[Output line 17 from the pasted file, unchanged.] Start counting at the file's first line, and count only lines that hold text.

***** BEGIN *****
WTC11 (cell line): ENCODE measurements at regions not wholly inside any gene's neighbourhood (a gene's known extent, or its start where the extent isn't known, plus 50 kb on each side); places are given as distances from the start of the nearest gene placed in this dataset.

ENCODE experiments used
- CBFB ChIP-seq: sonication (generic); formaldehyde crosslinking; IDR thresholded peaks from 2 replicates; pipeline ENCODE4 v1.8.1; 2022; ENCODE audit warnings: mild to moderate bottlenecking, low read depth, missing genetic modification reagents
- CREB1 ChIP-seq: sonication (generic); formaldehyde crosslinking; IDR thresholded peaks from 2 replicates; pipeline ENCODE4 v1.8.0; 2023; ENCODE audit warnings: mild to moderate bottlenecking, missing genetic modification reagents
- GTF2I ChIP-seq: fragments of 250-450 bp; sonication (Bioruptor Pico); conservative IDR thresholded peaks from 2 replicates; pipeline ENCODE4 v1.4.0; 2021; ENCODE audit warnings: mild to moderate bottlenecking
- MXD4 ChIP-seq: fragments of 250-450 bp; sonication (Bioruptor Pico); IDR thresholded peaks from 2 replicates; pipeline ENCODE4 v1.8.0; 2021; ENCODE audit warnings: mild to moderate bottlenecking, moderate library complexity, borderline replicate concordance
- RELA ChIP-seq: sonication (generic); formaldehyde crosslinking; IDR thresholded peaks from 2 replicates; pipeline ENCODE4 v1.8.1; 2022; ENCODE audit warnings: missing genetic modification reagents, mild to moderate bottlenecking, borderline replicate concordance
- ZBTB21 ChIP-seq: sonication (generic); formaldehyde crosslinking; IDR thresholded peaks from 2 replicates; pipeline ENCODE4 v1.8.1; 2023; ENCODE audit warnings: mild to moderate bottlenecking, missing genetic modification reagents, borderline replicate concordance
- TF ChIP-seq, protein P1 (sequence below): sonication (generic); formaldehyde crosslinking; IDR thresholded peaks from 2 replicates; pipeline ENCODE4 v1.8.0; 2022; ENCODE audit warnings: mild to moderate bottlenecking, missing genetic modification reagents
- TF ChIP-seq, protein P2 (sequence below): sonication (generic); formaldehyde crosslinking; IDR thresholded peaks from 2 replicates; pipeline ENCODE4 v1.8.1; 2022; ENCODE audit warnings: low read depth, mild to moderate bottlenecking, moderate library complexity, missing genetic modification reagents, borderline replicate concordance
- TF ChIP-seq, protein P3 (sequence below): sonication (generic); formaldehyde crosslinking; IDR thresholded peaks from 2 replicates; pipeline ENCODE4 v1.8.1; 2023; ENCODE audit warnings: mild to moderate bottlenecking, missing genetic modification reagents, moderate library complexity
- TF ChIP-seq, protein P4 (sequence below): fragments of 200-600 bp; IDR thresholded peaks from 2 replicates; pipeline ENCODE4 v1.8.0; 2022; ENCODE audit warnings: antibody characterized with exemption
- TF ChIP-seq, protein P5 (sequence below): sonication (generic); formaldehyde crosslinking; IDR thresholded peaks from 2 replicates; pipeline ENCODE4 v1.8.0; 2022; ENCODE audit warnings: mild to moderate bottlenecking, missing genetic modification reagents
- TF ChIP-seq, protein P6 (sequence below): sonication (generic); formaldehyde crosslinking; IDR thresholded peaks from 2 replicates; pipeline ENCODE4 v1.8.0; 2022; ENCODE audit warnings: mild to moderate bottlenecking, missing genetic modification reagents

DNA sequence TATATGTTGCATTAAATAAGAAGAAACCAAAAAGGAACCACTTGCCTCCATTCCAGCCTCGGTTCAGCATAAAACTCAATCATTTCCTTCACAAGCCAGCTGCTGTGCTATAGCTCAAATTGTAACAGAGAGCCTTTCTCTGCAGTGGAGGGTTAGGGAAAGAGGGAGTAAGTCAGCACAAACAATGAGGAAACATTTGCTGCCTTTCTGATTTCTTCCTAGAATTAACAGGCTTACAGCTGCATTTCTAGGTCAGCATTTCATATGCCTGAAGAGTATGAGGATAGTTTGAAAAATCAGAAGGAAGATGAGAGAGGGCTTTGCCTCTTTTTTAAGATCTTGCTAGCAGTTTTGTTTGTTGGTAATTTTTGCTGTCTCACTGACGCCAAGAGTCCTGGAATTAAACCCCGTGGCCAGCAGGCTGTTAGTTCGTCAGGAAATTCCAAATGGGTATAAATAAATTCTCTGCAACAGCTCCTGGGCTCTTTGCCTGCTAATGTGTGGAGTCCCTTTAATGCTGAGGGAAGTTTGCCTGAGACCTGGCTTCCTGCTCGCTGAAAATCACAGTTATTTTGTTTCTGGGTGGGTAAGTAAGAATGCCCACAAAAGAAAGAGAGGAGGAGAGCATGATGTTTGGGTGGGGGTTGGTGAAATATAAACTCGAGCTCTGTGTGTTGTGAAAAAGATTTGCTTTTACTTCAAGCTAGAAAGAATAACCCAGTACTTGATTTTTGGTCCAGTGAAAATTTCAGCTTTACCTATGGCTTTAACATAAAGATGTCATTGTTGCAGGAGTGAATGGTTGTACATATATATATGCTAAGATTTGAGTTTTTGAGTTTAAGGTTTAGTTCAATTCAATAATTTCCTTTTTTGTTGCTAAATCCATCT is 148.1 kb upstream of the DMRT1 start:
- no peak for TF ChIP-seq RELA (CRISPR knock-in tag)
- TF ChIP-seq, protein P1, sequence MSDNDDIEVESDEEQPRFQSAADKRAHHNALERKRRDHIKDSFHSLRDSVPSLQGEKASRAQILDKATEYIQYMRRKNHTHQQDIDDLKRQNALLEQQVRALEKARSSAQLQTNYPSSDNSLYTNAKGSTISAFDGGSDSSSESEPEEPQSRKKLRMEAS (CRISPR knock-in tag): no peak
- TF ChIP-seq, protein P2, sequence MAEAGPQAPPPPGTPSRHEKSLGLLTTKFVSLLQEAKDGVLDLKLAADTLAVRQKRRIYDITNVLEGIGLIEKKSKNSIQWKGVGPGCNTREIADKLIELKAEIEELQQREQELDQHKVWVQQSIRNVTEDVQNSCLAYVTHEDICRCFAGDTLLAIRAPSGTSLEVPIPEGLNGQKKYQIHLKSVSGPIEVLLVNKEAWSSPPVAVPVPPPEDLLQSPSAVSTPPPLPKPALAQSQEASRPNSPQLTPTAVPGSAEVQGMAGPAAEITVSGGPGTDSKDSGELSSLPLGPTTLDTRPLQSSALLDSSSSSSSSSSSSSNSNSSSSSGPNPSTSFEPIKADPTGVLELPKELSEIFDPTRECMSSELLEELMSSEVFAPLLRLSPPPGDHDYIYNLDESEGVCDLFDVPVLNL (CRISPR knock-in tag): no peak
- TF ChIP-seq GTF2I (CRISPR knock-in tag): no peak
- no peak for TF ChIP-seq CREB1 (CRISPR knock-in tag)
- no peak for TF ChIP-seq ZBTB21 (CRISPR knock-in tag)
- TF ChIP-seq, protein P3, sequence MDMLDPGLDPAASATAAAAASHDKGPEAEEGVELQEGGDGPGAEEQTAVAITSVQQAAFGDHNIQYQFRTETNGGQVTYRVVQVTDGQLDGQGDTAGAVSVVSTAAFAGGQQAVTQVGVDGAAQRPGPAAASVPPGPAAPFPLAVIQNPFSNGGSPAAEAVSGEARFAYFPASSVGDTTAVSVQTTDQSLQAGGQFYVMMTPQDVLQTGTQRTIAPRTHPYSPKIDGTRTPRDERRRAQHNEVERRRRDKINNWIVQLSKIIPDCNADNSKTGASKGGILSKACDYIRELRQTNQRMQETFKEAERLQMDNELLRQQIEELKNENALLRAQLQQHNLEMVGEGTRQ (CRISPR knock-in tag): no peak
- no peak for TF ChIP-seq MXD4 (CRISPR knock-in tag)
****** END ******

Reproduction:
- TF ChIP-seq, protein P1, sequence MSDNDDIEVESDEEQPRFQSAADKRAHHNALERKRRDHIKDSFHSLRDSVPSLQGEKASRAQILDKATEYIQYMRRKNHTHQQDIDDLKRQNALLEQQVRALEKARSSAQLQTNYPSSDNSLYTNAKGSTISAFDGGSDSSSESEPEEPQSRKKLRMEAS (CRISPR knock-in tag): no peak